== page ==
The Oslo-based firm, one of the world’s largest producers of the light-weight metal, was forced to halt production on March 19th, switching to other units and manual operation after hackers blocked its systems.

Norsk Hydro postponed its first-quarter earnings report by five weeks amid efforts to restore systems for reporting, billing and invoicing. It also maintained it will not pay any ransom to regain access to its computers and servers, and instead preferred to repair data from backup systems.

Going mobile

The rise in mobile devices as everyday part of life means handheld electronics are already becoming an area for attack for personal information. When using mobile devices in the workplace, this issue becomes even more important to ensure employees are trained to be extra vigilant. With more than 18 million mobile malware instances detected by Symantec in 2018 alone, 2019 is expected to see an even bigger increase.

More importantly, it’s the sheer variants of malware which are causing concerns. Whilst security teams and consultancies can identify mobile malware and make changes to secure systems and networks, cybercriminals will often work quickly to create new versions. According to Symantec’s annual Internet Security Threat Report, “threats in the mobile space continue to grow year-over-year, including the number of new mobile malware variants which increased by 54%”.

The financial sector is one area under major threat this year – with mobile malware, banking malware, and ransomware being the primary threats to expect in 20193. In the last year alone, 90% of all financial institutions are thought to have experienced a ransomware attack. In 2019, it has been reported4 that:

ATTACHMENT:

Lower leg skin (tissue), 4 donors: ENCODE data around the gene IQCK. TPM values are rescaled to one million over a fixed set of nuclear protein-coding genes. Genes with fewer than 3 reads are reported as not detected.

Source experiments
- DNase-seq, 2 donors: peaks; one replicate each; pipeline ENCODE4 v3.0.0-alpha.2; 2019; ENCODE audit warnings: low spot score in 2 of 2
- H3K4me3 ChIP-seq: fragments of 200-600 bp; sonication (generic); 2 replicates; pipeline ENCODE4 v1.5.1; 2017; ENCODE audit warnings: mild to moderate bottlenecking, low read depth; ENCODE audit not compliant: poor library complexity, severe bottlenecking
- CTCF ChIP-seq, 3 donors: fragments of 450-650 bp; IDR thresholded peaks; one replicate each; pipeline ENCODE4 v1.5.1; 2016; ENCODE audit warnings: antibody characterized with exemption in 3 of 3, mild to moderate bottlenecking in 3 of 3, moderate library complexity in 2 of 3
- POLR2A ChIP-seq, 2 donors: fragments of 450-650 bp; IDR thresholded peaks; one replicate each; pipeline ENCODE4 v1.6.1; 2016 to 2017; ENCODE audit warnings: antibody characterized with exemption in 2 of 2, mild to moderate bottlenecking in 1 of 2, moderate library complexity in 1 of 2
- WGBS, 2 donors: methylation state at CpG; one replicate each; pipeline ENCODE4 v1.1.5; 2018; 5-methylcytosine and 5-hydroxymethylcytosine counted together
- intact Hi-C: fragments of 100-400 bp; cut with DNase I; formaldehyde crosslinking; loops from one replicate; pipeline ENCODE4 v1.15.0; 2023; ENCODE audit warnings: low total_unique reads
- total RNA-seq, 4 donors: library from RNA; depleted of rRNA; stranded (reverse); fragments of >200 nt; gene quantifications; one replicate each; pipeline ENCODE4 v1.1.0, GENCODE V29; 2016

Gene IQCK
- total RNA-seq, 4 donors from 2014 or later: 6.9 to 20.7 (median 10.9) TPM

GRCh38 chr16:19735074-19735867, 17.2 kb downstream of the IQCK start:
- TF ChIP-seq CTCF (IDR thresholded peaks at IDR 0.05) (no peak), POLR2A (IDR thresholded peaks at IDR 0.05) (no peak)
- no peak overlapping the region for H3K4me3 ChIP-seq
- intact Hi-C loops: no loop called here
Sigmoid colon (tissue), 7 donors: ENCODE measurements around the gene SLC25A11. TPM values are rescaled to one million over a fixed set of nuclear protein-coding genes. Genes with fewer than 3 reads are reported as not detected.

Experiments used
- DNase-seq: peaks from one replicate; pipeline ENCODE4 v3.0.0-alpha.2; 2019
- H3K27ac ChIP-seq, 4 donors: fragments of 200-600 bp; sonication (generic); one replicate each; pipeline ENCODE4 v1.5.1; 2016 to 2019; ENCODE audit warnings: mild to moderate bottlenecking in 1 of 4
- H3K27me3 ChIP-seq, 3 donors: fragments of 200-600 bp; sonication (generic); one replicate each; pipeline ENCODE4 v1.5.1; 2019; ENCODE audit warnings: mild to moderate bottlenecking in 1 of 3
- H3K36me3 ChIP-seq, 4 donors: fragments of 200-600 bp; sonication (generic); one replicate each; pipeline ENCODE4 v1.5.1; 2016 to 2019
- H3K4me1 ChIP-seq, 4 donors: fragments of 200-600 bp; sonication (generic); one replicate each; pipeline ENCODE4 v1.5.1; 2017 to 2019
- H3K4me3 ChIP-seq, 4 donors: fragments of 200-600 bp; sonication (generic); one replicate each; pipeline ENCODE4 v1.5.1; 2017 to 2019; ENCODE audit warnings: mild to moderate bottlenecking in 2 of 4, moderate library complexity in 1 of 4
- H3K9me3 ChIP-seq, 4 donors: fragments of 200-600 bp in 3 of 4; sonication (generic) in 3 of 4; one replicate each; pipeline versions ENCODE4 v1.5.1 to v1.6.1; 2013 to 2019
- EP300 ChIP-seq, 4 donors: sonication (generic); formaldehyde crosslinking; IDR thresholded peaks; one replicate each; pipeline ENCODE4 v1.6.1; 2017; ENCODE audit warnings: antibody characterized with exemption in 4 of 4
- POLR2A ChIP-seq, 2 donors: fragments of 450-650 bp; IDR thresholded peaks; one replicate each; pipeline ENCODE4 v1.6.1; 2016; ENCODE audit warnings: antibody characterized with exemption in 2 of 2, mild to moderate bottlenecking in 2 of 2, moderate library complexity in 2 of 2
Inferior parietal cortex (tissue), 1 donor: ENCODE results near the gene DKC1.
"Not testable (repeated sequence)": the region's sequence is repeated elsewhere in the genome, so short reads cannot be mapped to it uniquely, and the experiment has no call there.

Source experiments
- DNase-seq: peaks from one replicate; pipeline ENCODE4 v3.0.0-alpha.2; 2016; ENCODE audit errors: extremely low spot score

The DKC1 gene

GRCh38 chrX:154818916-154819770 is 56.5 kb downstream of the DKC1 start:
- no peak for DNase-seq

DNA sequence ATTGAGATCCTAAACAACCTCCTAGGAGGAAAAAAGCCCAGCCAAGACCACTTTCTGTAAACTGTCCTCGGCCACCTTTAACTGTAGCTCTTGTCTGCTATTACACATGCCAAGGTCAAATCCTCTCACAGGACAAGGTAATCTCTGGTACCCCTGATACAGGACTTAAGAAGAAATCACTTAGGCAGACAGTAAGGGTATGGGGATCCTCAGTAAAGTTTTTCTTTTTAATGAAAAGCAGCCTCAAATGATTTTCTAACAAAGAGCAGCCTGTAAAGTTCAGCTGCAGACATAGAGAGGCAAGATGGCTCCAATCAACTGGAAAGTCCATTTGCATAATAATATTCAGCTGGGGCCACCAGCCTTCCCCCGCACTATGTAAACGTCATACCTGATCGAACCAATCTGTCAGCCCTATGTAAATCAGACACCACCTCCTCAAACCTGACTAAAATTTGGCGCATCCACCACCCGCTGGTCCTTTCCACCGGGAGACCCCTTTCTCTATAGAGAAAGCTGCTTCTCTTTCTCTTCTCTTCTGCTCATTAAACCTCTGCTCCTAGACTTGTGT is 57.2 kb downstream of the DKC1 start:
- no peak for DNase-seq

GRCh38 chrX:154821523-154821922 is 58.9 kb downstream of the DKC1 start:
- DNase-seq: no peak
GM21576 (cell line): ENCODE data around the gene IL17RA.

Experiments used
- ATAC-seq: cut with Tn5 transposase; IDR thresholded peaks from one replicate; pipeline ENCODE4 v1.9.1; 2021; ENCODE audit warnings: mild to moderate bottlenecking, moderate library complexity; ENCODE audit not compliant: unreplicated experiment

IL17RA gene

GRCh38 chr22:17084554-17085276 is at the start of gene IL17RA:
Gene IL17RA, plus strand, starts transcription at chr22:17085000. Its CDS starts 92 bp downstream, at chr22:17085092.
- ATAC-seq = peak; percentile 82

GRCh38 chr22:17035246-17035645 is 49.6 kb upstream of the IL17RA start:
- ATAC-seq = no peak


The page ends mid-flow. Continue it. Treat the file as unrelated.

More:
• More than 204,448 users experienced an attempt to log their banking information
  • More than 280,000,000 URLs were identified as malicious
  • Cybersecurity statistics show attacks were launched from within more than 190 countries
  • Attacks on individuals doubled in 2018.
  • Attacks on Businesses increased to one every 40 seconds.

How to protect your organisation

There is no fool proof plan to outwit the increasingly creative cybercriminals. Cybersecurity in 2019 and beyond is about being aware of your vulnerabilities, putting things in place to protect your organisation and being prepared for the worst. When considering the latest malware threats, here are a few ways to minimise risk:

1. Keep your operating system updated

The WannaCry malware spread through an exploit that Microsoft patched back in March 2017. So, this infection may have been avoided by simply updating Windows as recommended by Microsoft.

It may seem like a pain to install OS updates but both Microsoft and Apple have made it so easy that there is no longer any excuse to avoid updates.

2. Use a trusted antivirus service

Antivirus software is often mentioned as a cure-all for every type of technology threat. This confidence is misplaced and overstated. The criminals often check their malware against popular antivirus software and tweak until they have a version that won’t be detected.

Still, as one layer in your overall defence, antivirus software is easy to implement and can protect you from known threats.

3. Keep your important files safe with a copy in the cloud

Despite minor shortcomings in cloud storage, they can be effective at protecting businesses from ransomware attacks. The scalability of the cloud allows users to keep up with constant development of malware technology. You can use the support of a cyber consultancy to help measure the risk of using cloud storage as well as ensuring you are protecting your files and information against things like DDoS attacks.

To learn more about how IRM supports organisations in defending themselves from ever-evolving cybersecurity threats, explore our website and contact us to speak to one of the team.



  1. We Live Security: https://www.welivesecurity.com/wp-content/uploads/2018/12/ESET_Trends_Report_2019.pdf
  2. Coveware: https://www.coveware.com/blog/2019/7/15/ransomware-amounts-rise-3x-in-q2-as-ryuk-amp-sodinokibi-spread
  3. Fortinet: https://www.fortinet.com/content/dam/fortinet/assets/threat-reports/threat-report-q1-2019.pdf
  4. Kaspersky Labs